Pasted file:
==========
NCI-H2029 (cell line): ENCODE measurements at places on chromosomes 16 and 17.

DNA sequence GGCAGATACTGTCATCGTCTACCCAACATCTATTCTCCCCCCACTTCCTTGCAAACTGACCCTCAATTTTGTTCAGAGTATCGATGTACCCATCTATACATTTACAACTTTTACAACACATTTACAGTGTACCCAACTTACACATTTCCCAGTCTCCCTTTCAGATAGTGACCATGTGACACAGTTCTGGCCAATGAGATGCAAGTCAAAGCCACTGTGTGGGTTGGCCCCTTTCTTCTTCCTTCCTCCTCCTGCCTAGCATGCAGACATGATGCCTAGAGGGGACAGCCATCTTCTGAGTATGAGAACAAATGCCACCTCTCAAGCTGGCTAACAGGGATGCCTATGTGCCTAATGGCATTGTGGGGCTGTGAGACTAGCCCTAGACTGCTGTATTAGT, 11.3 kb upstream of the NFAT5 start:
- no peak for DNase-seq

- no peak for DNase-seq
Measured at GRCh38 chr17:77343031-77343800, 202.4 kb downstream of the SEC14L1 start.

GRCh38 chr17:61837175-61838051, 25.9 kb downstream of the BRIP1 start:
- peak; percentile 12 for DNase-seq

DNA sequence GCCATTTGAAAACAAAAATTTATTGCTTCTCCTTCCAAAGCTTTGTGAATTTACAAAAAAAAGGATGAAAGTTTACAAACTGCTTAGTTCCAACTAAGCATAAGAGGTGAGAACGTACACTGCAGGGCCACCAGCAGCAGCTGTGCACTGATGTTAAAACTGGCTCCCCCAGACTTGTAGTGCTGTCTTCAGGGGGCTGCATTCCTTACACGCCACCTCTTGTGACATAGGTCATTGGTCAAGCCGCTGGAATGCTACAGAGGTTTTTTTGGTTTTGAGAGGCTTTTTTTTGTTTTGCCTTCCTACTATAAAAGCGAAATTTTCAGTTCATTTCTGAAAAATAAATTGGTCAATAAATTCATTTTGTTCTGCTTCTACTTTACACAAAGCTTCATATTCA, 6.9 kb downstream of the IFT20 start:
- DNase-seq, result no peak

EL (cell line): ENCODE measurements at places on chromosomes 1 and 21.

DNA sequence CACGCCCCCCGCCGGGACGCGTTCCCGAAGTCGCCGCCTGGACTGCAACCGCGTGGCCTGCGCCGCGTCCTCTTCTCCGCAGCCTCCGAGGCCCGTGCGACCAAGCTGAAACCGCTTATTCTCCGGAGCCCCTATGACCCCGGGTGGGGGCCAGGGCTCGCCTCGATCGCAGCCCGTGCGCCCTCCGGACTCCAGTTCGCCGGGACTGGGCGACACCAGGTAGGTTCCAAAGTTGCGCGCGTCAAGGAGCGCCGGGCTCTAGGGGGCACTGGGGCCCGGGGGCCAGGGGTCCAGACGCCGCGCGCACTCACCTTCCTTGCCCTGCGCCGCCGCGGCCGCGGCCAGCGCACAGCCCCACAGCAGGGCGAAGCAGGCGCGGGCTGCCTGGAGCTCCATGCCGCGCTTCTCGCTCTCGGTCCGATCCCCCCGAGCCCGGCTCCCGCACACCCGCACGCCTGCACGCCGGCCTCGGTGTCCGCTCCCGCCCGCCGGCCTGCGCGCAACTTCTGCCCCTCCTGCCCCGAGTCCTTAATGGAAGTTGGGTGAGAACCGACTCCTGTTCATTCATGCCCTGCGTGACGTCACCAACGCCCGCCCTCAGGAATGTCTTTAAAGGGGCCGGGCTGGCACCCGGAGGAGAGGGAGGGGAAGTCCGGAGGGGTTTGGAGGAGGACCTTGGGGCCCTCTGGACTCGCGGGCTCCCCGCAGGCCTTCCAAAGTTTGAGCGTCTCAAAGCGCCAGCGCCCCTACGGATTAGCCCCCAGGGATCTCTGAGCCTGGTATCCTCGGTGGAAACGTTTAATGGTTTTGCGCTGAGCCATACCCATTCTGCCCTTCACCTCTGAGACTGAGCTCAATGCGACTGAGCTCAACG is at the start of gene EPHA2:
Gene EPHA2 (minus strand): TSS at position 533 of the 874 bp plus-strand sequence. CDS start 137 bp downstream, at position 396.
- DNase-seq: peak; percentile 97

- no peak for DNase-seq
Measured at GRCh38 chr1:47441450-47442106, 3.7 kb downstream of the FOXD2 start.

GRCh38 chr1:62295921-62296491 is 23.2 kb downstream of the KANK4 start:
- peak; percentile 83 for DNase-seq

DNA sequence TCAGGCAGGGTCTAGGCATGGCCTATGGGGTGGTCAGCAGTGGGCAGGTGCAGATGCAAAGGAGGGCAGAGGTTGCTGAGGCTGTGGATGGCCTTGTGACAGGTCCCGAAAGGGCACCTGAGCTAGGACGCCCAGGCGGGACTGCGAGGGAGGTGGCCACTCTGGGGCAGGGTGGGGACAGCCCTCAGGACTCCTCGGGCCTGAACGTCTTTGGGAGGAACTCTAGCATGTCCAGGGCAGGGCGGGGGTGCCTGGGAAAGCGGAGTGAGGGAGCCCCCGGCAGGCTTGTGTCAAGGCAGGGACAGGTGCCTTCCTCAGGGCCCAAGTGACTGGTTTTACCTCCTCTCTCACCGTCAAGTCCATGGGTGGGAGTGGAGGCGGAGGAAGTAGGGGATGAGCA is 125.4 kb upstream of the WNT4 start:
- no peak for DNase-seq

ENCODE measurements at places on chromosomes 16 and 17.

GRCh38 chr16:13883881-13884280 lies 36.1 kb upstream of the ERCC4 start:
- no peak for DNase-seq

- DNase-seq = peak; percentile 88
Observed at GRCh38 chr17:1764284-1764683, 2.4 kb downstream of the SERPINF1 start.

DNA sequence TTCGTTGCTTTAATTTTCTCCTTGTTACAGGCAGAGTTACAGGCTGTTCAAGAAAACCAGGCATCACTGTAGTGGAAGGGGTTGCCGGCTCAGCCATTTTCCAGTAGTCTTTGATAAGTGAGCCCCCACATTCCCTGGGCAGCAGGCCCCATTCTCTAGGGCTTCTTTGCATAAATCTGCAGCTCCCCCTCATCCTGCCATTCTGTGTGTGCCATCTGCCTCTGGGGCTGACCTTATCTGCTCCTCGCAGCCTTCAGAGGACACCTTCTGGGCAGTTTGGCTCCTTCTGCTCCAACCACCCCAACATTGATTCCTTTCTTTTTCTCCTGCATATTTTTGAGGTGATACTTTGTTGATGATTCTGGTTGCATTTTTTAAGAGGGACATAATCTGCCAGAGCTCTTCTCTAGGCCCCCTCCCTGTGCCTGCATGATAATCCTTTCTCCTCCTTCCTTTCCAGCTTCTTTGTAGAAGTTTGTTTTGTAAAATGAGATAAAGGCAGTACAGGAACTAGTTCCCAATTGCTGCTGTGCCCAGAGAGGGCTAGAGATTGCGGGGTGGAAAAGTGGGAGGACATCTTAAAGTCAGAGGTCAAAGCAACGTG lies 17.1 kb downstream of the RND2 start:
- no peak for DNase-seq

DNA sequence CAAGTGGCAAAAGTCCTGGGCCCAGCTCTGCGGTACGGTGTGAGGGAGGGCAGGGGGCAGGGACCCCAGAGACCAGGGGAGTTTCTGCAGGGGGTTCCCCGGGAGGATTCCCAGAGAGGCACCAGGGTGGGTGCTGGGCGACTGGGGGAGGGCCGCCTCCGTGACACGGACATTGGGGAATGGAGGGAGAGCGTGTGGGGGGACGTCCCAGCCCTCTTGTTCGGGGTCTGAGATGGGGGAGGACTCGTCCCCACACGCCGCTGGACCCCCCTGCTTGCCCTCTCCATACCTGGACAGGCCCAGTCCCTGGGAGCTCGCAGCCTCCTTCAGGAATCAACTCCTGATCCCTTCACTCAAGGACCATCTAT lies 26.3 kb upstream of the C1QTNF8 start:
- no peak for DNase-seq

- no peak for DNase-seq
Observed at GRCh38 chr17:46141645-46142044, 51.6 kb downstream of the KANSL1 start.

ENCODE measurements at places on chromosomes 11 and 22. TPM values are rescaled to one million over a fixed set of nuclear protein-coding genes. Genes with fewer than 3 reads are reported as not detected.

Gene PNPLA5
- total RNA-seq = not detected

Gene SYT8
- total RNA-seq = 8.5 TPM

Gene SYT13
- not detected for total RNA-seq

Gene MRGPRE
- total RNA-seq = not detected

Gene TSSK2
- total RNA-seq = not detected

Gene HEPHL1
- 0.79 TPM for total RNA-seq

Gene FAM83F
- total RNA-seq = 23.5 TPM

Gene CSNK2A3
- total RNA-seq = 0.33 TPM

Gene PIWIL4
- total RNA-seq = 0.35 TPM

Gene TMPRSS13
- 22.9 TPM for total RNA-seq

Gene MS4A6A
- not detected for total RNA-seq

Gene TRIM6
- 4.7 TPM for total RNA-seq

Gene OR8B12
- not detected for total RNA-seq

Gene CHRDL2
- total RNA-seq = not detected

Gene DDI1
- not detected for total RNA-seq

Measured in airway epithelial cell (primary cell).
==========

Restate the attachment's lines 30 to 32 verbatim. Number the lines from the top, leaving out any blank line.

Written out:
Observed at GRCh38 chr17:46141645-46142044, 51.6 kb downstream of the KANSL1 start.

ENCODE measurements at places on chromosomes 11 and 22. TPM values are rescaled to one million over a fixed set of nuclear protein-coding genes. Genes with fewer than 3 reads are reported as not detected.

Gene PNPLA5